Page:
If you are looking at a trailer hitch for sale in the store, you may be surprised to learn that there is more than one type. There are reasons for these different types, and it is important to know them before you buy your hitch. By the time you buy your hitch, you may even be an expert in trailer hitches, since you may have to make a few mistakes yourself before you have the right hitch.
The Ball Hitch
A ball hitch has the classic metal ball that is so easily recognizable to anyone driving behind a vehicle that has a ball hitch. The ball can be stationary, with the trailer hook up looping over the top. The ball can also be a pin, which when pulled from the hitch reveals a connection for the trailer. The trailer's connection overlaps the hitch hole, and the ball pin drops back in to secure the two together. While it is a common type of hitch, not all boat trailers and utility trailers use them. The ball hitch is NOT interchangeable with any other hitch, so if you buy a ball hitch and your trailer requires a pin hitch or a snap-together hitch, you will have to take the ball hitch back.
The Pin Hitch
The pin hitch is so named for the long metal cylinder that pops in and through the connection of the hitch and the trailer. It allows for greater swivel movement because the trailer can move around the pin to create a ninety-degree angle to the vehicle pulling it. The pin itself hangs on a long chain when the hitch is not in use, or you can wind the pin and chain around the hitch to keep the pin from dragging on the ground.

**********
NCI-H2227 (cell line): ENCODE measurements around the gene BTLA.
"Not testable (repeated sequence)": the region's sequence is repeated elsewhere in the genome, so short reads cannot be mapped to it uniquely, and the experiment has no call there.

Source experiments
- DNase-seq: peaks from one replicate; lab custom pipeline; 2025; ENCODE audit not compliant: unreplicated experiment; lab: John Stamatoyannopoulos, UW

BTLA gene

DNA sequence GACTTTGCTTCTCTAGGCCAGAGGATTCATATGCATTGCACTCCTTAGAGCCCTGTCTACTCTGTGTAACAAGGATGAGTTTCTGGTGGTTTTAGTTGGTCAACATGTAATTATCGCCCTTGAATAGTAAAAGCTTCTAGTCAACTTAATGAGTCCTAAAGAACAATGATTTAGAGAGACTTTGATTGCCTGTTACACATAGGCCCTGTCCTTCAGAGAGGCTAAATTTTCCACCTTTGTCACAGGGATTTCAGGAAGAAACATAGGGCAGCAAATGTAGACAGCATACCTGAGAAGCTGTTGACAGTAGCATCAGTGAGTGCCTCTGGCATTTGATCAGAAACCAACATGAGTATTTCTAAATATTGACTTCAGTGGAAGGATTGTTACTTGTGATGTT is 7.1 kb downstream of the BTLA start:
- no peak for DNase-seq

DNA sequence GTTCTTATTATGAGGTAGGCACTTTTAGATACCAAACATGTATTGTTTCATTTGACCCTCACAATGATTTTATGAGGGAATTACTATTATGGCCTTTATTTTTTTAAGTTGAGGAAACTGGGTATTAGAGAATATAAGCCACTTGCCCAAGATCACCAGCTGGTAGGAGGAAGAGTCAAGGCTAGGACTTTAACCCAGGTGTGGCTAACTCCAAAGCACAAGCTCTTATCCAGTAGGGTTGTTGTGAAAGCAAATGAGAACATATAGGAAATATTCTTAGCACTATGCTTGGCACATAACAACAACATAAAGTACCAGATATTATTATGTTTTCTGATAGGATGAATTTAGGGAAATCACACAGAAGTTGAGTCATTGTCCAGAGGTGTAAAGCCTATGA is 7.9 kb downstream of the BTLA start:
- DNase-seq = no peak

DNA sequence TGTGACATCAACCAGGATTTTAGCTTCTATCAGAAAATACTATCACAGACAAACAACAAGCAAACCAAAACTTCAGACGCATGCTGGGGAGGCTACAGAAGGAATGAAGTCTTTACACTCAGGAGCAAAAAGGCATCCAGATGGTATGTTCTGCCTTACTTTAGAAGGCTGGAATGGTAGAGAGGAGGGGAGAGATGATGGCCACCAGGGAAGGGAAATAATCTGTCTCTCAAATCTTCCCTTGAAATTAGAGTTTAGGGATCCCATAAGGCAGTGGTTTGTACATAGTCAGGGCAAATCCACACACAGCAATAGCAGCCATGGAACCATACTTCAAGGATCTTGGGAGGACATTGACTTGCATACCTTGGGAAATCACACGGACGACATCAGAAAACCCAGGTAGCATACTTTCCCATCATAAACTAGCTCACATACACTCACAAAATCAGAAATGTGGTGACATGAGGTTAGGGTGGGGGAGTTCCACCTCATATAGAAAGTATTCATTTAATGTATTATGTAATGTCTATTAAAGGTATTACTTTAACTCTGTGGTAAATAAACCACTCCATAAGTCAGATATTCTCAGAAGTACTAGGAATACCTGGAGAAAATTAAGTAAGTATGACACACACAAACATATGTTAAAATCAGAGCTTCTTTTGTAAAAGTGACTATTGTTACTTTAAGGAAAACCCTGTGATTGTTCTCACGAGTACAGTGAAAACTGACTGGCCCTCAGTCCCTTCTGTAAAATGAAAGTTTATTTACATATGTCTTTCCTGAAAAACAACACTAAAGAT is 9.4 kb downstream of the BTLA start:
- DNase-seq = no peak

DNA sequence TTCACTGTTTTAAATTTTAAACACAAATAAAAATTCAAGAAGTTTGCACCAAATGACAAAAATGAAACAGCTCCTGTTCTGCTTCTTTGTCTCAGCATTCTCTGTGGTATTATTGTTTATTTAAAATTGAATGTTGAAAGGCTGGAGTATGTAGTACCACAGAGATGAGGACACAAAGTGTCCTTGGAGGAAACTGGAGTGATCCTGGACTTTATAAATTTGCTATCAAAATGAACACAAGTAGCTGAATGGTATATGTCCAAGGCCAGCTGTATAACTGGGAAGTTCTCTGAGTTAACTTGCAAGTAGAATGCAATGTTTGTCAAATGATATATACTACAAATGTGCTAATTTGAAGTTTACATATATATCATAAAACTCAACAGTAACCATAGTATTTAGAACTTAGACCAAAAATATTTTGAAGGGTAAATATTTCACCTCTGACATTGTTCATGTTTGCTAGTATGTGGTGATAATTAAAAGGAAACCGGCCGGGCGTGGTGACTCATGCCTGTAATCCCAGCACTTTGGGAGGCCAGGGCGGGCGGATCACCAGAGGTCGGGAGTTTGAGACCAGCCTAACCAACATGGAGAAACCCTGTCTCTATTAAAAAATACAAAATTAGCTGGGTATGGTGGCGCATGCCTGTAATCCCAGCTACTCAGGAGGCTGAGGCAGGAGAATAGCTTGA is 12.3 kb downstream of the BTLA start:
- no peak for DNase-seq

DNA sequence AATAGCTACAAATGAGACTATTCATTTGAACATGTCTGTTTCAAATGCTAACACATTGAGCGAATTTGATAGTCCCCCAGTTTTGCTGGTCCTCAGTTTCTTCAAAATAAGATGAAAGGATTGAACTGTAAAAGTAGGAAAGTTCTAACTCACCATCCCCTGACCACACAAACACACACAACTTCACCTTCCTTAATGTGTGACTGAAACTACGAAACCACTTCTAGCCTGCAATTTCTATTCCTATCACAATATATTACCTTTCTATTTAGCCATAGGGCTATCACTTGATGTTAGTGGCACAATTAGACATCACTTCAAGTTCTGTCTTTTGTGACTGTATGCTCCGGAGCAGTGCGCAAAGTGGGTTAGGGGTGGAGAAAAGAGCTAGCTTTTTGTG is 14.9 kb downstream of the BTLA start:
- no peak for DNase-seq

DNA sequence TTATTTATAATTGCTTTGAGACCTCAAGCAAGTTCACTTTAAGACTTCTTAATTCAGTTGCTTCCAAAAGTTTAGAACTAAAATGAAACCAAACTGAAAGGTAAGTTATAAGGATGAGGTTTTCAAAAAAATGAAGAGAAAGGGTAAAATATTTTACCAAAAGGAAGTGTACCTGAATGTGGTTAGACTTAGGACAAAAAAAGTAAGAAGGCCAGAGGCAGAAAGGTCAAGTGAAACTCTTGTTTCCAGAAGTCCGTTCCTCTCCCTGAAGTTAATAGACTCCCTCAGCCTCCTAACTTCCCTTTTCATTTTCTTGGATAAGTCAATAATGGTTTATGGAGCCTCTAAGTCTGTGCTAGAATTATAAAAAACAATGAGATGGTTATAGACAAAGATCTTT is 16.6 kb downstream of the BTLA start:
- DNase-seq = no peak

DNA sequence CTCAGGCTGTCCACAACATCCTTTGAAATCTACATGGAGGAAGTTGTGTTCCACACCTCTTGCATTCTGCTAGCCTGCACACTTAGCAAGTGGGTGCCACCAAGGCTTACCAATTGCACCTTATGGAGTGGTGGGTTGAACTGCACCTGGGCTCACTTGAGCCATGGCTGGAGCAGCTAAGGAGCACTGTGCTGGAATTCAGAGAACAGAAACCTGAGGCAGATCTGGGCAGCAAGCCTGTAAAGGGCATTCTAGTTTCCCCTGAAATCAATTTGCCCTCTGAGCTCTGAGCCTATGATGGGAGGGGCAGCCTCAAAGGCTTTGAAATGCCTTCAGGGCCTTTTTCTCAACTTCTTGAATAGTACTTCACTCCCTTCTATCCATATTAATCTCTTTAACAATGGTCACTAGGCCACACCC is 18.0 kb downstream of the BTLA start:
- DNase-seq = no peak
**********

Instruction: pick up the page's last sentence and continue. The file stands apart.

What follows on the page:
The Snap-Together Hitch
This type of hitch typically uses a cube-shaped end piece on the trailer, which pops into an open cube-shaped piece on the hitch. It locks in place. Because the hitch makes an automatic snap connection, it also connects to the electrical system of the vehicle. This type of connection is necessary for any small trailer that needs functional signal lights on the back because it will be driven/pulled on public roads.
Failing to Pay Attention to the Type of Hitch You Need
Failing to pay attention to the type of hitch you need is not only inconvenient, but it is also frustrating. You only have to look at the front end of the trailer you expect your vehicle to pull to see which type you need. That few seconds of checking it out will save you time and money and even gas because you will not have to go back and forth from a retailer like Geny Hitch trying to get the correct hitch.